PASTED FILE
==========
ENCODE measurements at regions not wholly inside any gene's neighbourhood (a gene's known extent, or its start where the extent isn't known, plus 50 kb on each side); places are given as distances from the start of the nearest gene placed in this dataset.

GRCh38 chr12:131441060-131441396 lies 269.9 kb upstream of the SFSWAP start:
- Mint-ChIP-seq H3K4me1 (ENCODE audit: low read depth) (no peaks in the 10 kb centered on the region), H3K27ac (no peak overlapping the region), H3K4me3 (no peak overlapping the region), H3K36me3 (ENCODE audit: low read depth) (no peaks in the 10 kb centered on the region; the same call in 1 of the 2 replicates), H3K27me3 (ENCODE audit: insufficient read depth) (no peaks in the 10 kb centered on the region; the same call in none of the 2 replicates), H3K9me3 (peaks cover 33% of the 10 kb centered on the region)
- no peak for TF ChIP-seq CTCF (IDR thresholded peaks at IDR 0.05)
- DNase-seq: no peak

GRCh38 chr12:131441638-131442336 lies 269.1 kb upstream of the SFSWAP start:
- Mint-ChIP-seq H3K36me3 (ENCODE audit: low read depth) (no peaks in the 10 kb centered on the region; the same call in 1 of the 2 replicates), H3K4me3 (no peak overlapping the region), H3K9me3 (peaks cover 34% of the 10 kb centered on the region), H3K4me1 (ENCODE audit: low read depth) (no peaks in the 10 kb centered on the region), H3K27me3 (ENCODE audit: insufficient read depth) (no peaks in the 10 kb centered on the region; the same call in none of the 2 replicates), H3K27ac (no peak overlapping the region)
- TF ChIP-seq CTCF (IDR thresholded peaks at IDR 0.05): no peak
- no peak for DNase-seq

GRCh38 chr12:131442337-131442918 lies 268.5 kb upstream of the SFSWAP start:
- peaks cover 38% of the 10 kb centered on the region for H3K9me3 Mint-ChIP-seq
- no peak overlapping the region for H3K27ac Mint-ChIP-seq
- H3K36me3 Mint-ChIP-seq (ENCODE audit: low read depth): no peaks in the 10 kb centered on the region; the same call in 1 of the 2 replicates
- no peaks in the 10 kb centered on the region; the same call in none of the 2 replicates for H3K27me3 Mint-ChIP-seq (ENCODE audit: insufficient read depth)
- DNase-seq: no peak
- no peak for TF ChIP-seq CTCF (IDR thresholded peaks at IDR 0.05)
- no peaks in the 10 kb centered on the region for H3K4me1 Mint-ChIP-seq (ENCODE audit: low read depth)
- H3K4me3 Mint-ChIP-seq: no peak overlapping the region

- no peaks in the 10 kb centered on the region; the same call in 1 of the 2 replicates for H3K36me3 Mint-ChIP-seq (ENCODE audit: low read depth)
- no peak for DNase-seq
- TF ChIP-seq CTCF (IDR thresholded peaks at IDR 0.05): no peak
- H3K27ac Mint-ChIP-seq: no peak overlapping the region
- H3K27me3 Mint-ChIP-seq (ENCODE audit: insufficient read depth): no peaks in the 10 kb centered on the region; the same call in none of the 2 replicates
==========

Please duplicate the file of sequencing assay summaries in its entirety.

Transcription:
ENCODE measurements at regions not wholly inside any gene's neighbourhood (a gene's known extent, or its start where the extent isn't known, plus 50 kb on each side); places are given as distances from the start of the nearest gene placed in this dataset.

GRCh38 chr12:131441060-131441396 lies 269.9 kb upstream of the SFSWAP start:
- Mint-ChIP-seq H3K4me1 (ENCODE audit: low read depth) (no peaks in the 10 kb centered on the region), H3K27ac (no peak overlapping the region), H3K4me3 (no peak overlapping the region), H3K36me3 (ENCODE audit: low read depth) (no peaks in the 10 kb centered on the region; the same call in 1 of the 2 replicates), H3K27me3 (ENCODE audit: insufficient read depth) (no peaks in the 10 kb centered on the region; the same call in none of the 2 replicates), H3K9me3 (peaks cover 33% of the 10 kb centered on the region)
- no peak for TF ChIP-seq CTCF (IDR thresholded peaks at IDR 0.05)
- DNase-seq: no peak

GRCh38 chr12:131441638-131442336 lies 269.1 kb upstream of the SFSWAP start:
- Mint-ChIP-seq H3K36me3 (ENCODE audit: low read depth) (no peaks in the 10 kb centered on the region; the same call in 1 of the 2 replicates), H3K4me3 (no peak overlapping the region), H3K9me3 (peaks cover 34% of the 10 kb centered on the region), H3K4me1 (ENCODE audit: low read depth) (no peaks in the 10 kb centered on the region), H3K27me3 (ENCODE audit: insufficient read depth) (no peaks in the 10 kb centered on the region; the same call in none of the 2 replicates), H3K27ac (no peak overlapping the region)
- TF ChIP-seq CTCF (IDR thresholded peaks at IDR 0.05): no peak
- no peak for DNase-seq

GRCh38 chr12:131442337-131442918 lies 268.5 kb upstream of the SFSWAP start:
- peaks cover 38% of the 10 kb centered on the region for H3K9me3 Mint-ChIP-seq
- no peak overlapping the region for H3K27ac Mint-ChIP-seq
- H3K36me3 Mint-ChIP-seq (ENCODE audit: low read depth): no peaks in the 10 kb centered on the region; the same call in 1 of the 2 replicates
- no peaks in the 10 kb centered on the region; the same call in none of the 2 replicates for H3K27me3 Mint-ChIP-seq (ENCODE audit: insufficient read depth)
- DNase-seq: no peak
- no peak for TF ChIP-seq CTCF (IDR thresholded peaks at IDR 0.05)
- no peaks in the 10 kb centered on the region for H3K4me1 Mint-ChIP-seq (ENCODE audit: low read depth)
- H3K4me3 Mint-ChIP-seq: no peak overlapping the region

- no peaks in the 10 kb centered on the region; the same call in 1 of the 2 replicates for H3K36me3 Mint-ChIP-seq (ENCODE audit: low read depth)
- no peak for DNase-seq
- TF ChIP-seq CTCF (IDR thresholded peaks at IDR 0.05): no peak
- H3K27ac Mint-ChIP-seq: no peak overlapping the region
- H3K27me3 Mint-ChIP-seq (ENCODE audit: insufficient read depth): no peaks in the 10 kb centered on the region; the same call in none of the 2 replicates